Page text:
A close encounter in Los Llanos

by Sara Partington


©Sara Partington

Raoul smiled broadly. After 30 fruitless minutes of searching in the baking sun, I think he had given up a sighting. While we had seen brooding spectacled caimans, families of cute capabara, the huge rodent relations, part guinea-pig part bear-skin, and flocks of scarlet ibis rising spectacularly into the blue sky as our boat passed, the prize emblem of Los Llanos had so far eluded us.

Yet, now here was proof of Raoul's tales of metres-long anaconda snakes, one of the reasons why his attentive, slightly apprehensive, half-dozen guests had travelled out to the seasonally-flooded western plains.

©Sara Partington 

"A female, and she has eaten well, maybe a capybara," he said with almost paternal pride. "Sometimes they gorge so much that their skin splits - look at the scars on her skin."

Uncertain, we edged closer on silent tiptoe and took a few nervous snaps. The anaconda did not move save a careless flick of her black forked tongue to smell our approach in the air. "This is the safest time to get close to an anaconda" continued Raoul. "She will not want to eat us and does not want to move too much."

Emboldened, we approached and circled her, holding our collective breath with fascination and respect.  She was half-coiled into a collapsed spiral, with her tapered pointed tail and elegant flat head each poking out. The sun glinted on her brown, shining scales, varying in size from my little finger-nail to a penny at largest.  On closer inspection though, in fact she was a mosaic of colours: black, yellow, rust-red, brown, even tinges of green, and with some healed scars running along her body just as Raoul had said.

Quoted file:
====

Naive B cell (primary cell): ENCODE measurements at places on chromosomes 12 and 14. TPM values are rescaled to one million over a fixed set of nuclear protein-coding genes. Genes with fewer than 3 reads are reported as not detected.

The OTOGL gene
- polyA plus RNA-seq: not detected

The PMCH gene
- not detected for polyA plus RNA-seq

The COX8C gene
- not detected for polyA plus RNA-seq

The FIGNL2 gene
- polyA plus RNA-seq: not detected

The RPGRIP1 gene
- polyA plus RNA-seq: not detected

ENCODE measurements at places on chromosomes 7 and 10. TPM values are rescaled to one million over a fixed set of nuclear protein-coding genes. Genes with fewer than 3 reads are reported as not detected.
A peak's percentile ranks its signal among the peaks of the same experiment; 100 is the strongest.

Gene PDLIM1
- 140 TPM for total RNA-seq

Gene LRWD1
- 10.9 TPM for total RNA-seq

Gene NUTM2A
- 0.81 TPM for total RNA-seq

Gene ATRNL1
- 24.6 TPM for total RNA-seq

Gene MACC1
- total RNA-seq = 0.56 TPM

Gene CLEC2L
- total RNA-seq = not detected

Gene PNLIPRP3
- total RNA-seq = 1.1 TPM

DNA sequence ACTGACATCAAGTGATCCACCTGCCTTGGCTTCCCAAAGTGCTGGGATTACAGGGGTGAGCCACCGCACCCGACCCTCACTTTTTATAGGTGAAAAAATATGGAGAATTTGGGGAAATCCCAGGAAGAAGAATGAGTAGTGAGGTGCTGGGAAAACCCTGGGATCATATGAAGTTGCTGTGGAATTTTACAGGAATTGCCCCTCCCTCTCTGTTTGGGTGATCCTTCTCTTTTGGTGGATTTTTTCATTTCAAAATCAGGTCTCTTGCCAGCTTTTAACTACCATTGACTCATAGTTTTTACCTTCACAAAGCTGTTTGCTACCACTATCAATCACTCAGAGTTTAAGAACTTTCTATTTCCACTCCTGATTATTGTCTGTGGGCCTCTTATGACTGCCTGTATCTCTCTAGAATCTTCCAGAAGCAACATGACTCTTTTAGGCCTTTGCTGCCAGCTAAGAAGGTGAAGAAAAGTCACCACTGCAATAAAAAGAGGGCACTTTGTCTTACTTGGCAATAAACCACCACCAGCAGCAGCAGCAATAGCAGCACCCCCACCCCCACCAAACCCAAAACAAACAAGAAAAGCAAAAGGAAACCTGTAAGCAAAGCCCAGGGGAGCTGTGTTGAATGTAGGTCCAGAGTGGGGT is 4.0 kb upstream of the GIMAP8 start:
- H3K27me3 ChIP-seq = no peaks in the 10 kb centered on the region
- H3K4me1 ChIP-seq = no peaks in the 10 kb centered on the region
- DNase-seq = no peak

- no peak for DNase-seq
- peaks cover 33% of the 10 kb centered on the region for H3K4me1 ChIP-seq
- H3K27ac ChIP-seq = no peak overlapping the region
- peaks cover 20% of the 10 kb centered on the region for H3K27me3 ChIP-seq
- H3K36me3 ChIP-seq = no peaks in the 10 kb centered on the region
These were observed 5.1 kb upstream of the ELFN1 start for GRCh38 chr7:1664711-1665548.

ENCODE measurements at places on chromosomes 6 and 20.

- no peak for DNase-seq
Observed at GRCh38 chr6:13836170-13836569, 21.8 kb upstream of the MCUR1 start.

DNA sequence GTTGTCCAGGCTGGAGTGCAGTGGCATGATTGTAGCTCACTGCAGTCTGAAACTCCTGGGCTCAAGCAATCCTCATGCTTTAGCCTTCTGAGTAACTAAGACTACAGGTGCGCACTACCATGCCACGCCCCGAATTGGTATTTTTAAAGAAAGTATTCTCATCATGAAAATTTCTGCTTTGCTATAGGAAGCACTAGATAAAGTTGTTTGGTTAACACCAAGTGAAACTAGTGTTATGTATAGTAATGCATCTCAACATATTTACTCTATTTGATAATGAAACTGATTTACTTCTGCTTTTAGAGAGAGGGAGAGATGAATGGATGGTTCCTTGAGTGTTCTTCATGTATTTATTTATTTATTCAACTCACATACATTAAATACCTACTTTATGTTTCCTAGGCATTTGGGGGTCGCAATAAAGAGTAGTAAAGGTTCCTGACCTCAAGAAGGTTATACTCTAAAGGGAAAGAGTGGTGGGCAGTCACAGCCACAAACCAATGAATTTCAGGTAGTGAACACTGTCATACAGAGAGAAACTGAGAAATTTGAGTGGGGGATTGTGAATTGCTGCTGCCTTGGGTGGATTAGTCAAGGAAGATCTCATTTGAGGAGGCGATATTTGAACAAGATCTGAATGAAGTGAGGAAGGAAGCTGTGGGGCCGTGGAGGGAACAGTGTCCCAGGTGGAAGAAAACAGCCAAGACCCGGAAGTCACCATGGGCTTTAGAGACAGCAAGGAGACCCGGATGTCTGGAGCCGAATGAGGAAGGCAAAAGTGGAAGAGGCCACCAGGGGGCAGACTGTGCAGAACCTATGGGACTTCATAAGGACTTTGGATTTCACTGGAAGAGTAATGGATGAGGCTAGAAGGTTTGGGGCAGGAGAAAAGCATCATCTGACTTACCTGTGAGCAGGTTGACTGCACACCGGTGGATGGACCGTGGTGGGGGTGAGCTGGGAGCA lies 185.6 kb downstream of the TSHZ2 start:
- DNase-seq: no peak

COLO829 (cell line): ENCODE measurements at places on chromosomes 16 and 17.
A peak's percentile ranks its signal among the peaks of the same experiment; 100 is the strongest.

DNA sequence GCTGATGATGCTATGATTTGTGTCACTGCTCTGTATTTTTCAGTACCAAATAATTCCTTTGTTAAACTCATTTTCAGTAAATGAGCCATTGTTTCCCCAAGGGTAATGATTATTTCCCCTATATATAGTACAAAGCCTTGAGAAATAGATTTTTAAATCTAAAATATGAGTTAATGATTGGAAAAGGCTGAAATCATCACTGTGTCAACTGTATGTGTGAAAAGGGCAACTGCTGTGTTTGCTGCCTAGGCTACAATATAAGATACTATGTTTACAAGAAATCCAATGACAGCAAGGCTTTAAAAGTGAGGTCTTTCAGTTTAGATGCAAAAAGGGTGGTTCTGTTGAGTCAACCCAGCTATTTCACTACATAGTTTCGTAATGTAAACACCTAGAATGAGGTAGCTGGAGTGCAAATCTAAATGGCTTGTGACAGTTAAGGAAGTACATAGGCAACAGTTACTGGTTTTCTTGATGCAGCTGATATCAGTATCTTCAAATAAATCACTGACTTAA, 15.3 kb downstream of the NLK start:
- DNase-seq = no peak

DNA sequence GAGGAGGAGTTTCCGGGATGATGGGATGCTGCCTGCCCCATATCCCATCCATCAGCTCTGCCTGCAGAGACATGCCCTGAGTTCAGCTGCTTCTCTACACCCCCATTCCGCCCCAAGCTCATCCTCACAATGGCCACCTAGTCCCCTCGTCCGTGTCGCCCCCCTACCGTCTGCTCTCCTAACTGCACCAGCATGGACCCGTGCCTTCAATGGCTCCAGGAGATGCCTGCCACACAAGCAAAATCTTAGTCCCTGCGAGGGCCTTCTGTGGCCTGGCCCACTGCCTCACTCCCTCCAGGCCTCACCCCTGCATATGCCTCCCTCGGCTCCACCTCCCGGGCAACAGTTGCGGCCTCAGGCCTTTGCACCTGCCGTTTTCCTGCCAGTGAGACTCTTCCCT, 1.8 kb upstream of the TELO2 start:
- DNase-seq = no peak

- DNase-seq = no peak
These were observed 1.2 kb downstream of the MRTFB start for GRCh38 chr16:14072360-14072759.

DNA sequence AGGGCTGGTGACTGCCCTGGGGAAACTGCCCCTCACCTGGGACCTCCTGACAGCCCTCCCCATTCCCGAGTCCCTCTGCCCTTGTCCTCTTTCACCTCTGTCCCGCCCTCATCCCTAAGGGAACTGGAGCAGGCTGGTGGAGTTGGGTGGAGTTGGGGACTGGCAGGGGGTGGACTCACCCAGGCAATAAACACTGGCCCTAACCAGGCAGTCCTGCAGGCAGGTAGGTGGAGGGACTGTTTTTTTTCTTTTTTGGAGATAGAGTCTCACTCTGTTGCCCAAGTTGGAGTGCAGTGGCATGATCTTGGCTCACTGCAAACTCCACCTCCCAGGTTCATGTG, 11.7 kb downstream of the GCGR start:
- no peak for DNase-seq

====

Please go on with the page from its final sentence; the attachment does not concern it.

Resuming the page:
©Sara Partington 

We bent down to look her in her dark unblinking eye and I swear she slightly raised her snout in acknowledgment. Her tongue now flicked in and out more quickly as she assessed whether anything risked troubling her peaceful afternoon of digestion.

"We must still take great care though; she may be feeling vulnerable to attack. Her bite is not deadly poisonous but you will certainly feel it," Raoul warned. "I am surprised she is here on the grass rather than in the water where she will be cooler.  I think perhaps it is very recent that she has finished swallowing her lunch."

And, right on cue, the snake started slowly to uncoil, almost so that we might better admire her full length (and tell-tale swelling of her recent meal).  "12, maybe 14 feet" guessed Raoul.  "Females are bigger and stronger than the males..."

Slowly and deliberately, and now looking entirely relaxed at our presence, she worked her elegant body across the grass until it started to soften into puddles where she paused, seeming to savour the moisture on her skin.

 ©Sara Partington

Then, with a sudden, swifter burst of speed, she slithered towards the deeper water and, virtually silently, disappeared into the muddy lagoon, leaving us a close encounter to remember.


This is edited copy from Footprint Handbooks. For comprehensive details (incl address, tel no, directions, opening times and prices) please refer to book or individual chapter PDF
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